Trends in telecommunications mobility and convergence have put the nation's 911 system at a crossroads. The growing market penetration of both mobile telephones and Voice over Internet Protocol (VoIP) telephony has underscored the limitations of the current 911 infrastructure. The 911 system, based on decades-old technology, cannot currently handle the text, data, image and video that are increasingly common in personal communications and potentially critical to emergency response. Each introduction of a new access technology (e.g., wireless) or expansion of system functions (e.g., location determination) requires significant engineering and system modifications.
Unlike landline 911 calls, not all wireless 911 calls are delivered to dispatchers with automatic number information (ANI) and automatic location information (ALI), two pieces of information that aid in identifying the telephone number and geographic location of the caller.
These issues drove the passing of the Ensuring Needed Help Arrives Near Callers Employing 911 Act of 2004 (ENHANCE 911) that requires all parties involved support the standards in two phases. Then about a year ago, the U.S. Congress passed the New and Emerging Technologies 911 Improvement Act of 2008 (NET 911 Act). Since then, what has it achieved? How has it affected the country's public safety answering points (PSAP)?
Image of a successful E911 service
In addition to difficulties wireless 911 calls pose, the increasing use of VoIP communications has compounded the problem because when a 911 call is on some interconnected VoIP services, caller location cannot automatically be determined.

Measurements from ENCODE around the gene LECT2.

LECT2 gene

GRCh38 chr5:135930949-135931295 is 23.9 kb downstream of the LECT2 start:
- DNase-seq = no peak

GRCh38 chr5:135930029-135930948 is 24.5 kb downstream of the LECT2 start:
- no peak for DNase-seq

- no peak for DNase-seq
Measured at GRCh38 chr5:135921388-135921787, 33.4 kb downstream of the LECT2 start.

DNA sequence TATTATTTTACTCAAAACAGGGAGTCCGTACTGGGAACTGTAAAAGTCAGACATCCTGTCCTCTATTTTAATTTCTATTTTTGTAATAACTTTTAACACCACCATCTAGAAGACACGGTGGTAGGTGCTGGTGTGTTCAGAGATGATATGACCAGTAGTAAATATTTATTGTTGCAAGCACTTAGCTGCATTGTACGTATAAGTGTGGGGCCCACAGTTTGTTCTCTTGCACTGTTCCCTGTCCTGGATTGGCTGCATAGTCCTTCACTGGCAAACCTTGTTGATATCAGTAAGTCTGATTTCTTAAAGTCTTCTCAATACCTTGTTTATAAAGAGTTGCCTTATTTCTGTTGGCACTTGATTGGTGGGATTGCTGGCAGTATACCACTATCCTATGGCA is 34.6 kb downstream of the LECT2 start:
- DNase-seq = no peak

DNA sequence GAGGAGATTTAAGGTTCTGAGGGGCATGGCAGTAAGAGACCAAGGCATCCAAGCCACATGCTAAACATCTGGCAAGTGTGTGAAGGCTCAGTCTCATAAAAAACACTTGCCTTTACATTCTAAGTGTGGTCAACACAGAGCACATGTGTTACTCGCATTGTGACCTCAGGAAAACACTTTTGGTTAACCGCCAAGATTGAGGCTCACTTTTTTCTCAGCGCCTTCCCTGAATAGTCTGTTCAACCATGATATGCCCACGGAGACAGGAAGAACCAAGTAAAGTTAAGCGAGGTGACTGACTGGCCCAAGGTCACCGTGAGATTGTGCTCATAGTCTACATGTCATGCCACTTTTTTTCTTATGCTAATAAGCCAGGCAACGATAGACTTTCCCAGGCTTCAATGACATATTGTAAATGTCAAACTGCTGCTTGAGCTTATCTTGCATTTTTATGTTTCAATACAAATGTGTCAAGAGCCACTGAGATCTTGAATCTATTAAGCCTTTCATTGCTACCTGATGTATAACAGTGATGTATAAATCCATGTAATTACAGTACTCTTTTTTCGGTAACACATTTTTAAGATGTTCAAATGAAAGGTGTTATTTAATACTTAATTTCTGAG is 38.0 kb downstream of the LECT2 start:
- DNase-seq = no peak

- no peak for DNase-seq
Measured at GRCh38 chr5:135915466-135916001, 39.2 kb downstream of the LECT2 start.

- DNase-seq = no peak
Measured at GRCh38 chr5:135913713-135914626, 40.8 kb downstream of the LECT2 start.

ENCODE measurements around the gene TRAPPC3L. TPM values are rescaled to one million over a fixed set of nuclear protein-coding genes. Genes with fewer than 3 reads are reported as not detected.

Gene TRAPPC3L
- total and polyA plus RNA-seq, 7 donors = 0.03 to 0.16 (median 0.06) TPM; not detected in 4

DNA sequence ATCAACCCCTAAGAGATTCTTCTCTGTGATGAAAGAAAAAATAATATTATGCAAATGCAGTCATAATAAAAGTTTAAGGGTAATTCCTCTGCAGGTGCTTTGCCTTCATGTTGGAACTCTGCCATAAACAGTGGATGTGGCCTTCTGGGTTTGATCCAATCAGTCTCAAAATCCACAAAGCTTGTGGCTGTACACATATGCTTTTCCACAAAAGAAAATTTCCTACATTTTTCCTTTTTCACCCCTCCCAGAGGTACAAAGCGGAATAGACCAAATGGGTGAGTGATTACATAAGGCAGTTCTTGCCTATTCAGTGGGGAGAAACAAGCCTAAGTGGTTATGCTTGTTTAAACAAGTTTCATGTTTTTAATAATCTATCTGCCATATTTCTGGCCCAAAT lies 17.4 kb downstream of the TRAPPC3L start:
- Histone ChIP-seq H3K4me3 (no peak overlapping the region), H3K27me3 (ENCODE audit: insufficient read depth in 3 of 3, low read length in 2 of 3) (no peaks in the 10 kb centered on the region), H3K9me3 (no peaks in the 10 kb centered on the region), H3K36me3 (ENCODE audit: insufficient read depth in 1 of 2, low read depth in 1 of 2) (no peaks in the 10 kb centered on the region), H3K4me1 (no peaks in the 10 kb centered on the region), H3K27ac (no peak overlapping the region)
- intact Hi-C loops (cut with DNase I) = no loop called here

Given these challenges, successful E911 service implementation requires the cooperation of multiple distinct entities: Wireless carriers, wireline telephone companies (also known as local exchange carriers), VoIP providers, and (PSAPs). For example, when a 911 call is made from a wireless telephone, the wireless carrier must be able to determine the location of the caller, deliver that information to the database provider and transmit that location information to the PSAP, and the PSAP must be capable of receiving such information.
In order to receive ANI and ALI, PSAPs must upgrade their operations centers and make appropriate trunking arrangements (i.e., establish a wired connection between the PSAP and the networks of the local wireline telephone companies) to enable wireless E911 data to pass from the wireless carrier to the PSAP. Once a PSAP is technologically capable of receiving this information, the PSAP can submit requests to wireless carriers for E911 service. Under Federal Communications Commission (FCC) regulations, this request triggers a wireless carrier's obligation to deploy E911 service to a PSAP.
Upgrading the 911 system to an IP-enabled emergency network will enable E911 calls from more networked communication devices, enable the transmission of text messages, photographs, data sets and video, enable geographically independent call access, transfer, and backup among and between PSAPs and other authorized emergency organizations, and support an ''interoperable inter-network'' of all emergency organizations. Some PSAPs are able to fund upgrades from their existing budgets, but other PSAPs must rely on funds collected by other means to maintain operation and make capital improvements to 911 services.
State of the industry
Just as it took years for the ENHANCED 911 Act to achieve noticeable progress, the NET 911 Act didn't immediately fix the issues that it intends to solve, nor are there many PSAPs that can show significant progress directly due to the passing of this important legislature. Some entrenched vendors and industry experts even grumble that it hasn't accomplished anything. However, both culture and infrastructure take time to change; time that isn't standing still while more communication technologies and standards arrive on a seemingly monthly basis.